What to Prepare When Meeting a Criminal Defense Attorney
When you meet with your defense attorney for the first time, the meeting is essentially the launch of your defense. So it is important to make it a strong start, inspiring confidence, which may alleviate much of your stress. Here are some tips to help you prepare.
Initial meeting — understanding the lawyer’s role
To represent you effectively, your lawyer must function fully and completely as your advocate. The only way to do that is to completely understand your situation and who you are. The lawyer will need to learn much about you and what you know about the circumstances related to your charges.
Expect to be asked many factual questions about yourself — full name, contact information, education, employment record, family, criminal record, etc.
Expect questions that seek to reveal your character. This helps inform a criminal lawyer about how to represent you and provides an idea of how you may respond if you testify.
Questions your lawyer may have for you
Your criminal defense lawyer may probe for information related to the events leading up to your criminal charges, such as:
- What you saw, heard, and did or did not do
- What you said and to whom
- Who else was involved
- What others said or did
Your attorney may have questions about the police officers involved in your arrest, such as:
- Where were you when they arrested you?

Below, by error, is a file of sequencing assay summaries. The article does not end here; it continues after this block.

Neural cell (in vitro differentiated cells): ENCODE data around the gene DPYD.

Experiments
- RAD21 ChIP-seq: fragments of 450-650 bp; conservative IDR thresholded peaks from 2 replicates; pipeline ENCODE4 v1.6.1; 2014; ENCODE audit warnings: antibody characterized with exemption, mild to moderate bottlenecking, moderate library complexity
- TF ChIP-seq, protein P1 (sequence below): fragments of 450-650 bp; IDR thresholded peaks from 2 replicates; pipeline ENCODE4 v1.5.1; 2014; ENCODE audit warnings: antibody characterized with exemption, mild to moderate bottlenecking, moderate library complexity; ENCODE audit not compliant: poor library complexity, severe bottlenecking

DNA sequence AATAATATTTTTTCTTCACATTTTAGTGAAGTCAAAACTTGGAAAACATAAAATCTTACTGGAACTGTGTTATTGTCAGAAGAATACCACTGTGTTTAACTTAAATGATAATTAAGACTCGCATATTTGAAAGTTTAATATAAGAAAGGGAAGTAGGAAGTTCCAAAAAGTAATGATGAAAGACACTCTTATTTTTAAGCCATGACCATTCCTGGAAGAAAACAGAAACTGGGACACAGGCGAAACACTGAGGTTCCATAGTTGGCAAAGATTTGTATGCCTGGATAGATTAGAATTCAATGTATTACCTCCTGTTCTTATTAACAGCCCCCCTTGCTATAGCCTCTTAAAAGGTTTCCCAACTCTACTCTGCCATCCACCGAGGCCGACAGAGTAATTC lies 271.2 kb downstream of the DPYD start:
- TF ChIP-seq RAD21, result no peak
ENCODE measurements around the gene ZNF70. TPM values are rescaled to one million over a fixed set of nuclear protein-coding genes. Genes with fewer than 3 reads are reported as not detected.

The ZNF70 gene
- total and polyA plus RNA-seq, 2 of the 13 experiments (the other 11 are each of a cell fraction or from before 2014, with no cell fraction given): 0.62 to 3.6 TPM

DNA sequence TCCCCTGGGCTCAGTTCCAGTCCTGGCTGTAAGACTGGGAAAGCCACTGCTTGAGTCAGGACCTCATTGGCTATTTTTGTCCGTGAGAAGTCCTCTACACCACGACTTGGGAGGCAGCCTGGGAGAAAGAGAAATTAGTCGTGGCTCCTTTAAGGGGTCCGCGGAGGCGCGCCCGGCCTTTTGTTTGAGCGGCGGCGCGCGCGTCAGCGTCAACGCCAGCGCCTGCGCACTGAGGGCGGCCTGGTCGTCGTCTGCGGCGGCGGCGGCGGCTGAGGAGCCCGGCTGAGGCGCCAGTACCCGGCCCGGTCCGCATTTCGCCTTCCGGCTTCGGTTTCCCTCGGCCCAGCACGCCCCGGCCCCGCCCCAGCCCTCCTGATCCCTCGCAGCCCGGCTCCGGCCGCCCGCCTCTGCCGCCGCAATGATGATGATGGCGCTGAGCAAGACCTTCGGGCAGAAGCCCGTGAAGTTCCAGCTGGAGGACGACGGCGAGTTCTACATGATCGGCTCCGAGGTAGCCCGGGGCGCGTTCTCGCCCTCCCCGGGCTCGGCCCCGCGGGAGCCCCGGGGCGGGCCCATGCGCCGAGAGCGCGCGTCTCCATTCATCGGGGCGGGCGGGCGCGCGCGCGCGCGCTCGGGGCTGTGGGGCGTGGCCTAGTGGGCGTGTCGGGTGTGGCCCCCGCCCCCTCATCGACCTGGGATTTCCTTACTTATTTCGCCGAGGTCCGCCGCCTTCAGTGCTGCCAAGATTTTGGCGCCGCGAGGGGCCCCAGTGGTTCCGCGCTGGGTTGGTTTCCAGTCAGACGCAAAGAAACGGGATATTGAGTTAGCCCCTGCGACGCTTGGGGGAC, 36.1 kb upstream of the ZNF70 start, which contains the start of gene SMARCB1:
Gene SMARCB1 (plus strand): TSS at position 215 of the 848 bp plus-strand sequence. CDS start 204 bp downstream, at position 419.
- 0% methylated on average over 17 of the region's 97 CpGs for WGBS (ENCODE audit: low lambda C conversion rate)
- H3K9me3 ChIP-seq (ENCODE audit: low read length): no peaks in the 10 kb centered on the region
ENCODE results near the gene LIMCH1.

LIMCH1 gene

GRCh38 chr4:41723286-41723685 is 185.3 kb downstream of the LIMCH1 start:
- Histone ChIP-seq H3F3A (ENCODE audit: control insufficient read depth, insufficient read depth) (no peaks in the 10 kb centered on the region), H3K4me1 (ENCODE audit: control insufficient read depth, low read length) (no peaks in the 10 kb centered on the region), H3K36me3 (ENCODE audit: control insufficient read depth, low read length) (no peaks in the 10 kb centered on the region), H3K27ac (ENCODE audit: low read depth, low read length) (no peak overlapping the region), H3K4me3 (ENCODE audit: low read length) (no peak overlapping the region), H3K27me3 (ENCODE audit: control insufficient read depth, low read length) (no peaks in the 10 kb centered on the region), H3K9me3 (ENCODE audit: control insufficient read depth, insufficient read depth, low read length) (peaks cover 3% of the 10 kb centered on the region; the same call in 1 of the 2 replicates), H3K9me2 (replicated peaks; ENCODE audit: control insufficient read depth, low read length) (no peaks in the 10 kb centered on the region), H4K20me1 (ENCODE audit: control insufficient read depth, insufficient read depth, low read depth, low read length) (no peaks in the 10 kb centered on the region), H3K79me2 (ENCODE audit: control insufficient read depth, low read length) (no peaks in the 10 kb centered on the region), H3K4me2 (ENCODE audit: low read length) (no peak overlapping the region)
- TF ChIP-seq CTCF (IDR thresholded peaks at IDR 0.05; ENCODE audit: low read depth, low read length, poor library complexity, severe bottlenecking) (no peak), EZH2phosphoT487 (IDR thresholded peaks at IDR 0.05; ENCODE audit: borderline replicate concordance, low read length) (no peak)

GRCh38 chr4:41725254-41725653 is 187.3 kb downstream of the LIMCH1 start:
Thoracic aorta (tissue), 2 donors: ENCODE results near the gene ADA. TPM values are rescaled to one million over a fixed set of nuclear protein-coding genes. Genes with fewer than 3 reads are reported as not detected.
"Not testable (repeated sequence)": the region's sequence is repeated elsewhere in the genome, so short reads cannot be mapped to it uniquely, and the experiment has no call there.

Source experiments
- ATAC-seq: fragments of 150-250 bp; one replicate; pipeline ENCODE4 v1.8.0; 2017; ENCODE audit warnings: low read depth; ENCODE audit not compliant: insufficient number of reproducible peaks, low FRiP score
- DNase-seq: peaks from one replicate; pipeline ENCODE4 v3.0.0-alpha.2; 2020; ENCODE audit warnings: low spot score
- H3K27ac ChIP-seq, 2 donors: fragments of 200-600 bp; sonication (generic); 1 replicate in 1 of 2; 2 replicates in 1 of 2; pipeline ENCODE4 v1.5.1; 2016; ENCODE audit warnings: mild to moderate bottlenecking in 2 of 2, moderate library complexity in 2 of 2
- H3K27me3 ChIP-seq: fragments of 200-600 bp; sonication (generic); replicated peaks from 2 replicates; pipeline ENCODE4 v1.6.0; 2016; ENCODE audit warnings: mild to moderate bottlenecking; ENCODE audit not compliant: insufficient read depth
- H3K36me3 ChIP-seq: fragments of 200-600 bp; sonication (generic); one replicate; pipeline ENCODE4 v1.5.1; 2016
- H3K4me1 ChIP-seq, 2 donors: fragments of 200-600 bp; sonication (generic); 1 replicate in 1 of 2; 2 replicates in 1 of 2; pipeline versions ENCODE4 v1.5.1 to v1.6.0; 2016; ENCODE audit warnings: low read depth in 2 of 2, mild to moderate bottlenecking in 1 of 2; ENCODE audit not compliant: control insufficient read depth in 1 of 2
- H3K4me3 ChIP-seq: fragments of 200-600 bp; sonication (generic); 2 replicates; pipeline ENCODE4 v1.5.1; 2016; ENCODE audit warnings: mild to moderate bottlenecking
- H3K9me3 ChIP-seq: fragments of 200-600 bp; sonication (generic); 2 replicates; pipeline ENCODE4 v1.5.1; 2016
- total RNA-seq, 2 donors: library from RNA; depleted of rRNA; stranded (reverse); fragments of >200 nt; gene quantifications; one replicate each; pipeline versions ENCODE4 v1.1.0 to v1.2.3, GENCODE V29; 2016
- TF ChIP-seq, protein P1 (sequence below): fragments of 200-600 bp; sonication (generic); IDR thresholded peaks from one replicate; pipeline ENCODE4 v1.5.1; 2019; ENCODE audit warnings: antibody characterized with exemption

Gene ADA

- How were you approached by the arresting officers?
- What did the officers say?
- What did they do leading up to, during, and after your arrest?
- Precisely how and when did they do each thing that they did?
The questioning may seem tedious, but your cooperation is important, as the information gleaned may identify pertinent information, leads, alibis, witnesses, and more.
Other information your lawyer may need
Other items and information your lawyer may want from you include:
- Any documentation you have pertaining to the arrest
- Your bail documentation
- Copies of the police report or, if property was searched, any paperwork related to the search
- Information regarding possible witnesses, including contact information
Preparing for your initial meeting
If you have documents or evidence like videotape, phone messages and photographs that may be important, bring those with you.
If there is anything not clear to you regarding the judicial process, your options, or what to expect, write down these questions and bring them to the meeting.
Questions you may have for your lawyer
Here are common questions defendants ask their defense lawyers:
- What kind of cases have you done in the past that are similar?
- How did those cases turn out?
- What can I do to help my case?
- What things should I do to avoid damaging my case?
- How long should I expect each aspect of the case to take place?
- What problems do you foresee related to this case?
- What is the best-case scenario? Worst-case scenario?
- What approach do you plan to take in my defense?
- How involved are you in each stage of the case — arraignment, filing of motions, motions hearing, disposition conference, and trial?
- If others from the firm are likely to be involved, can I meet them?
- What are your fees, and how do you charge for your services?
- What payment terms do you accept?